Nicaraguans fight for food, buses

In Nicaragua’s capital, daily battles are fought over inadequate transportation and food shortages. Rebel Contras are of little concern.

Home to an estimated one million people, Managua is a city where you can wait more than an hour for a taxi. And once one arrives, be prepared: they’re crowded and in such poor condition it’s amazing there aren’t fewer on the streets.

Public transportation offers no good alternative to getting around in the sprawling city. Buses are jammed to twice their capacity 95 percent of the time. Two or three riders routinely cling to the doorways perched on steps inches from the road. Everyone in the streets seems to be either waiting for a bus or running to catch one.

These are a few of the more visible characteristics of the Central American capital of a country at war with itself. The ongoing conflict between the ruling Sandinista government and the American-supported Contra factions began in 1982. The leftist Sandinistas consolidated their power following an independent revolution in 1979 that deposed the former dictator Anastasio Somoza Debayle.

I recently visited Managua for two weeks. I drove there because my budget couldn’t handle the cost of an airline ticket. A tired 1975 Chevrolet Nova took me 3,000 miles from Allston to southern Mexico. From there it was more practical to switch to train as far as the Guatemalan border, and then onward by bus to Managua. The southbound trip lasted twelve days.

Any traveler crossing over from Honduras on the Pan American Highway quickly realizes that something is wrong in Nicaragua. The first checkpoint facility resembled a 1950s drive-in restaurant that didn’t make it to the 1960s.

All foreigners entering Nicaragua are required to exchange 60 U.S. dollars for domestic currency. When they handed me a stack of paper money I was reminded of post-World War I Germany and its wheelbarrows of worthless cash.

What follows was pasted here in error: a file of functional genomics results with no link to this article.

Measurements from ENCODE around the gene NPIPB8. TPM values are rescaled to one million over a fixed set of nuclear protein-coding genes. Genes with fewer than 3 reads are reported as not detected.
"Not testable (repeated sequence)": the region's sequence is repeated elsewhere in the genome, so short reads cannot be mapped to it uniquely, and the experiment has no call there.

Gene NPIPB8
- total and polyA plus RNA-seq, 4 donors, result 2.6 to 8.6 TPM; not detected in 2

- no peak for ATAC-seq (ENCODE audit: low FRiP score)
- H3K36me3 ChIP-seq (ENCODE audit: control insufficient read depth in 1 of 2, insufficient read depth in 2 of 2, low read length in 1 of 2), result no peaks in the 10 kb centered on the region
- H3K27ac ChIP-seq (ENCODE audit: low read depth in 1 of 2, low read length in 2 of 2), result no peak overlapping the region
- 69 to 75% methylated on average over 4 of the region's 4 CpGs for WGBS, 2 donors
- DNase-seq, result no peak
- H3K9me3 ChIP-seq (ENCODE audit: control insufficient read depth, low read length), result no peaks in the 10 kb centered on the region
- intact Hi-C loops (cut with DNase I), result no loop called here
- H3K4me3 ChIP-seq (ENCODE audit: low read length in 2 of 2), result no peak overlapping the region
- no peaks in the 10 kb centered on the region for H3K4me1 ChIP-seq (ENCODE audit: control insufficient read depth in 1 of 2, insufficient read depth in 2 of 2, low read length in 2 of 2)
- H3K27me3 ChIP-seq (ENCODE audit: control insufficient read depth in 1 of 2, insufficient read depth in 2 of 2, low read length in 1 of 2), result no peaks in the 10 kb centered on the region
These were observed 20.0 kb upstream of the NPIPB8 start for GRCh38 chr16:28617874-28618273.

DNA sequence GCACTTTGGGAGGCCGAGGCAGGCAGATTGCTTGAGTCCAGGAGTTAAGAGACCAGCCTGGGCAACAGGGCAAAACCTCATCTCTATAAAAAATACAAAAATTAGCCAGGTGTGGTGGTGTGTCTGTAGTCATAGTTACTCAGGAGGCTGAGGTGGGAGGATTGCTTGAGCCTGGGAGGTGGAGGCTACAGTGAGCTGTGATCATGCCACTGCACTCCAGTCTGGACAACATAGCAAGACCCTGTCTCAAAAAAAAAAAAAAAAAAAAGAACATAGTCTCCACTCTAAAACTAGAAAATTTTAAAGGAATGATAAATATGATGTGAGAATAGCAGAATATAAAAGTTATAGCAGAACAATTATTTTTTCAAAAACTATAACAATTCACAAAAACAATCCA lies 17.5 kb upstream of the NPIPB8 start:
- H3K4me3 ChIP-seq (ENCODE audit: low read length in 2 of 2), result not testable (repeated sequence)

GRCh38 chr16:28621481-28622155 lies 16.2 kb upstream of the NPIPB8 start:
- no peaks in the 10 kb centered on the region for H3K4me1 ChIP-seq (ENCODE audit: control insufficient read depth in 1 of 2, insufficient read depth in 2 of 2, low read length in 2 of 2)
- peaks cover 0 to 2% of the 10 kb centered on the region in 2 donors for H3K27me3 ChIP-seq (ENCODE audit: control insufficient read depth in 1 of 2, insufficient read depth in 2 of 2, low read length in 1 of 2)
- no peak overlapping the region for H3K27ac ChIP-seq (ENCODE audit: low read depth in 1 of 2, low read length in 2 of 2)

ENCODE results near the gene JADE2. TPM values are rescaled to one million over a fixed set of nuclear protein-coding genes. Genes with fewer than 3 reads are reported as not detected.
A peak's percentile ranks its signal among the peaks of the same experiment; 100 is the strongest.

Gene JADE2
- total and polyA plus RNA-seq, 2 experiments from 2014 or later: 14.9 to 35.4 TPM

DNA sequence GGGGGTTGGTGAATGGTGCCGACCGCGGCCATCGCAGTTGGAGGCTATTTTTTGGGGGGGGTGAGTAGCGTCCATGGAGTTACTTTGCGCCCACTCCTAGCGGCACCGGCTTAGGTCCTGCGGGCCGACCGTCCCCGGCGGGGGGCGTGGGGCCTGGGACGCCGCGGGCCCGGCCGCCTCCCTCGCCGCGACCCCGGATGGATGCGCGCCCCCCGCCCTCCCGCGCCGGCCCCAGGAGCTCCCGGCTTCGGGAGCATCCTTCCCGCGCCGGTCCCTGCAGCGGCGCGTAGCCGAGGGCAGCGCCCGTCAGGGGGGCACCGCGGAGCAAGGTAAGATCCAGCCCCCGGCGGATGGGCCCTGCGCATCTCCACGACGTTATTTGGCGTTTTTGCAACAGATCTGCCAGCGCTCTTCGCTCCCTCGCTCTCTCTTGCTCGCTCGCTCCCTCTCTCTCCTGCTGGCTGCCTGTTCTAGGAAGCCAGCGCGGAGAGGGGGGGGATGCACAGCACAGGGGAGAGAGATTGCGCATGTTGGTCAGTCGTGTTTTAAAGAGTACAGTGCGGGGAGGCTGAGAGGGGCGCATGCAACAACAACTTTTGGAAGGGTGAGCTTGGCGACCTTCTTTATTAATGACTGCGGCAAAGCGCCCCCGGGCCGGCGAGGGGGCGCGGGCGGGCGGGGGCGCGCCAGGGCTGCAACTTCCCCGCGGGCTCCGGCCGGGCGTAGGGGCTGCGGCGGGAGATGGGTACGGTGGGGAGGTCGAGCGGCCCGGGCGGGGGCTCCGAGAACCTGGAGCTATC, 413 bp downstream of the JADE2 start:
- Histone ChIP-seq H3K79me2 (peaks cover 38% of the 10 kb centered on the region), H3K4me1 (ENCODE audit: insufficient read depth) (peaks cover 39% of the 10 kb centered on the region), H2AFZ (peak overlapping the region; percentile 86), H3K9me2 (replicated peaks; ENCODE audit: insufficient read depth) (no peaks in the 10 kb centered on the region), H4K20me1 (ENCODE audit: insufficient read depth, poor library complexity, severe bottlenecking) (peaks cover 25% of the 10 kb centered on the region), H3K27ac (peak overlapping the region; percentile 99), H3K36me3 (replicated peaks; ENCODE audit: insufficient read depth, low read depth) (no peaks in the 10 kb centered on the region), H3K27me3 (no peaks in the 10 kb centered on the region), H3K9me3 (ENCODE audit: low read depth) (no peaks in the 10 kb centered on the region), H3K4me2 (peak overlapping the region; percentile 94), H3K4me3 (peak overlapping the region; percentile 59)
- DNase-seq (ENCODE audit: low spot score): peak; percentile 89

The first Nicaraguans I met were soldiers. A uniformed kid looked over my passport and a half-dozen of his heavily armed mates rode with me in a microbus to our next stop. All this foreshadowed what I was to find in Managua: the military was everywhere.

Armed soldiers walked among the people while drab green vehicles of all types accounted for half the city’s traffic. Even the unmarked passenger cars, especially the Soviet built Ladas, carried a large number of uniformed personnel.

If a populace ever had reason to dislike Americans, it’s the Nicaraguans. A librarian at the American University in Managua told me everyone he knew had been affected by the revolution and civil war. Before I left the States several friends warned me that I would wind up on the receiving end of incessant anti-American emotions. But the only animosity shown to this gringo was from merchants who got impatient with my Spanish. And they usually laughed.

One businessperson I talked with was an English-speaking 30-year-old man selling records and tapes. All the albums he displayed in a booth space at the Robert Huembes Market were by Latin artists. A good number had revolutionary themes, but his major concern appeared to be profits, not politics. “No comida,” he said when the conversation turned to the big troubles. He was another in a long line of Nicaraguans to tell me about the food shortage.

That day I ate a big meal at the Huembes Market. For the equivalent of a dollar, I bought a plate of rice, potatoes, noodles and chicken. For a few cents more I got soup and a soft drink. Before I could finish a small boy walked up, said something in Spanish and pointed at my plate.

I ate my meals in the markets and restaurants. Except for once, each time I wound up trying to avoid the young stare of an old expression, hunger. I always believed that to understand and record a powerful event like a war, a journalist had to be in a jungle, by a trench or on a beach. But the effects are more widespread. In addition to the food, the price of the meal here also bought me a close encounter with some of Nicaragua’s non-combat victims.

Op-Ed Page, December 21, 1987 The Patriot Ledger (Quincy, MA).
Illustration from poster announcing rally on November 5, 1987.